The Queen of Versailles

Queen of Versailles

I don’t think I know one person that wasn’t effected by the recession. My parents were thrown into a tailspin that included massive debt, my college friends suddenly found their endless well of mommy and daddy’s money suddenly empty, and upon graduating I have found the job market not to be quite what it was when I went into the wonder world that is college. From poor people becoming even more poor to rich people suddenly falling from grace seemingly over night, everyone was scared out of their wits. It has been a slow and maddening climb up to something like it was ever since. It has been an even slower climb back up for David Siegel and his beautiful wife Jackie.

David Siegel is a timeshare mogul who sold timeshare vacations to middle-income families that definitely could not afford them. This bit him in the butt when he decided to keeping expanding his company into Las Vegas. He  built a grandiose tower complex on the strip that went bottom up when the economy hit the floor. Not only did he build this tower, but he was also in the middle of building the biggest house in the country in the style of the Versailles palace. This was a place to not only house all eight of their children but also to have place to gather with other über rich people and develop schemes to rule the world.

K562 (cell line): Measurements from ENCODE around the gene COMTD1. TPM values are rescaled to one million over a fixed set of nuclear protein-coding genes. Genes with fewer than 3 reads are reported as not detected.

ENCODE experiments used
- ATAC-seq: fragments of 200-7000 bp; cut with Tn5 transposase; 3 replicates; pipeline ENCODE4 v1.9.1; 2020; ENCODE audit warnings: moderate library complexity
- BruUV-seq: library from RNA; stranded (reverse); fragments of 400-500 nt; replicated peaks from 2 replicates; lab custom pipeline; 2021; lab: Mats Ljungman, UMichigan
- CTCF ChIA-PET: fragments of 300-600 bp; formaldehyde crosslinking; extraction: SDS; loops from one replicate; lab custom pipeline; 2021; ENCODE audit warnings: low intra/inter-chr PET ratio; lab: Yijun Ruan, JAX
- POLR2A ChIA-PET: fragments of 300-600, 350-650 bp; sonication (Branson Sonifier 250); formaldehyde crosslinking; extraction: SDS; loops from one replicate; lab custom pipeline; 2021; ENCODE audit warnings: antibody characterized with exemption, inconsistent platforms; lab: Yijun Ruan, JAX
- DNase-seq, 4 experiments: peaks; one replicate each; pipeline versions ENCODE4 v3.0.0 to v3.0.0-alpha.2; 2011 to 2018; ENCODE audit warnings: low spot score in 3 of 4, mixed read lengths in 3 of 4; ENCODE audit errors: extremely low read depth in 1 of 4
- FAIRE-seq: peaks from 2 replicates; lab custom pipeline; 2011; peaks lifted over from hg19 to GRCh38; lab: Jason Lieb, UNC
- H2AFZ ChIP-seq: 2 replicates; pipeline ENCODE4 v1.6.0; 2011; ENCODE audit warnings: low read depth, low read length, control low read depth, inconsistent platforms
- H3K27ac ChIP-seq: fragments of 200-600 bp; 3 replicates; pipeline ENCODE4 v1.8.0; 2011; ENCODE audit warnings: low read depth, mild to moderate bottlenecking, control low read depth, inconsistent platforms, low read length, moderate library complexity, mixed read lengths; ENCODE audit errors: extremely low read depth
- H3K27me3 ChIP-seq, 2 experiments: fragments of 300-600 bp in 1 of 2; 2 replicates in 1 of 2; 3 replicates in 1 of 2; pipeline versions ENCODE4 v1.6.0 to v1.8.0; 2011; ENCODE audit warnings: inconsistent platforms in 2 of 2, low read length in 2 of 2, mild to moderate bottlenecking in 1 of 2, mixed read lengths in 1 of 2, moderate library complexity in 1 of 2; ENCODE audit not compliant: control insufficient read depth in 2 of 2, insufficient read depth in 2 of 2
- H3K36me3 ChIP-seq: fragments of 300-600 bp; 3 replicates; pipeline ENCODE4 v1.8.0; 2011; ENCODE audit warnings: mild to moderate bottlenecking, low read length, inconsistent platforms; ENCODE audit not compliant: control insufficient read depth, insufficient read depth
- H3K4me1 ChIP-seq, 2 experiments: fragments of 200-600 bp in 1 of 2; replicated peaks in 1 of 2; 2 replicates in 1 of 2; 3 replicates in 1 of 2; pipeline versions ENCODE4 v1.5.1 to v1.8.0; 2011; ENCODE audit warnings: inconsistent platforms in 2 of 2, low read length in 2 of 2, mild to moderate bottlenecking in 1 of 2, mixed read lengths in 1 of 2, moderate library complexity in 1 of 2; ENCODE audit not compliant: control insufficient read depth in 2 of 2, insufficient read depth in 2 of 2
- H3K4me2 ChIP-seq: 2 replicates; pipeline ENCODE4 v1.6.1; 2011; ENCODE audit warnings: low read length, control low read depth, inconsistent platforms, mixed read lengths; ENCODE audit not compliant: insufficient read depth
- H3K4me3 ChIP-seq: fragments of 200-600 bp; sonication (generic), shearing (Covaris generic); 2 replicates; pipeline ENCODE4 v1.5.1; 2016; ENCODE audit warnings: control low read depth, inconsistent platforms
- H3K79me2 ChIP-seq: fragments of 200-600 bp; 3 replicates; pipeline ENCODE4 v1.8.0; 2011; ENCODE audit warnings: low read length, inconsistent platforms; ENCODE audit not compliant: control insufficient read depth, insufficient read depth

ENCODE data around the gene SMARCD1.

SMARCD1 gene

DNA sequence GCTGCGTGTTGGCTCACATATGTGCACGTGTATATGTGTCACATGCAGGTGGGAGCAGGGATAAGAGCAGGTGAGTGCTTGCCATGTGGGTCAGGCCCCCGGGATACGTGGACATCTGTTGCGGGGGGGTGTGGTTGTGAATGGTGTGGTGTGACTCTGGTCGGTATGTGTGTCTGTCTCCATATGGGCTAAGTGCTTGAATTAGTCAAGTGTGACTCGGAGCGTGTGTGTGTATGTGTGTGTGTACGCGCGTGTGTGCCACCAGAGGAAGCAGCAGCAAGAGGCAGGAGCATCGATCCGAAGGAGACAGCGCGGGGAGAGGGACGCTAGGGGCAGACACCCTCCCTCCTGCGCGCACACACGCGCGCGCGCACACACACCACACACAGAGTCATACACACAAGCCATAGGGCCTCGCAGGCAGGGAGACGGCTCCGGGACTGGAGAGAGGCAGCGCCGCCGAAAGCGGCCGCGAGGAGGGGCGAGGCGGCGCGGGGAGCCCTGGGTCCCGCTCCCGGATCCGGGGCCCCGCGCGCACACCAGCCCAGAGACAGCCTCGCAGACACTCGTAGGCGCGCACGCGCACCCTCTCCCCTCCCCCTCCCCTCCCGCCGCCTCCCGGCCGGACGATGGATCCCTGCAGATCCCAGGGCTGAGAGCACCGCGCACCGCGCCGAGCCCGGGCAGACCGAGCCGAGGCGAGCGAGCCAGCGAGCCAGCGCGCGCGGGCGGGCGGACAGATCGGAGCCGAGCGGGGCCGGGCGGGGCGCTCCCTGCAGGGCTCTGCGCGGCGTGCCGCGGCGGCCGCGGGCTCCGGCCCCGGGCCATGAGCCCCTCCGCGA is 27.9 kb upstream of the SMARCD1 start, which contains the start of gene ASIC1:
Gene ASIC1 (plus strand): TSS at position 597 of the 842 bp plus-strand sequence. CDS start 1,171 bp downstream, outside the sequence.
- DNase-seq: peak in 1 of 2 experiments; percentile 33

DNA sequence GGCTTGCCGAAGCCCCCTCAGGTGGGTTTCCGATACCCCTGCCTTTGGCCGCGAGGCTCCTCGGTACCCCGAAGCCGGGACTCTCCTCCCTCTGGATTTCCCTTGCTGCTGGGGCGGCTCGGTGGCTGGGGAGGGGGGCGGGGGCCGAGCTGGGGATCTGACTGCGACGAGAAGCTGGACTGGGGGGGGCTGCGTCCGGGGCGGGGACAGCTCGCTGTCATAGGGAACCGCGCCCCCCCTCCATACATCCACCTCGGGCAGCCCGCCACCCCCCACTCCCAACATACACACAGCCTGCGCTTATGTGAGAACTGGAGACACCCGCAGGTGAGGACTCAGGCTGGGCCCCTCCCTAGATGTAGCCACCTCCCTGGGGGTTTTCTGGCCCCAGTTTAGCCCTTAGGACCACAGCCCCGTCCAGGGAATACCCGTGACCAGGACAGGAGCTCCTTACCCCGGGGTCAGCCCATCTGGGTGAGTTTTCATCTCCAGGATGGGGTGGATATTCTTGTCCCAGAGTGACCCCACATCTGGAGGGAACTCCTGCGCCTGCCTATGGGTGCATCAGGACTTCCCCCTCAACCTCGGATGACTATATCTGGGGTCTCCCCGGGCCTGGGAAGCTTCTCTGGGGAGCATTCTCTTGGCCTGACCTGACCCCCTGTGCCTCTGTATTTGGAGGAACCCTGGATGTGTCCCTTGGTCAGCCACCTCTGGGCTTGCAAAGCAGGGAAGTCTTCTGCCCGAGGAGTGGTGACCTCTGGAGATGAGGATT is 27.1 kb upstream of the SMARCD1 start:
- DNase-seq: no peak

David is a despicable human being. He not only profited off of middle-income people’s dreams, he abandoned his first family, and elected the worst president in our lifetimes through illegal means (hanging chads anyone?). But his wife is a different story. On the surface she looks like just another Real Housewife (how I hate that show) with her fake tan and her augmented breasts. She seemed to be all trophy and no wife. The first part of the documentary portrays her buying expensive clothing, going on private jet rides, and having a bastion of maids whirling around her. But I was wrong. She is a woman who could not only care for a family of nine but also start a thrift store for all of the people who her husband put out of work.

This film is not only the story of one family falling from grace, but a whole country doing the same thing. We were once on top of the world, now we are underneath more sensible countries. We once had money pouring out of the fountains, now we have one of the largest unemployment rates ever. We took for granted our ability to always afford anything that we wanted, and we learned a harsh lesson. No one was immune. Not even the richest timeshare mogul in the country. He will probably never forget the hardship that he has gone through. Neither will Jackie. That is a good thing.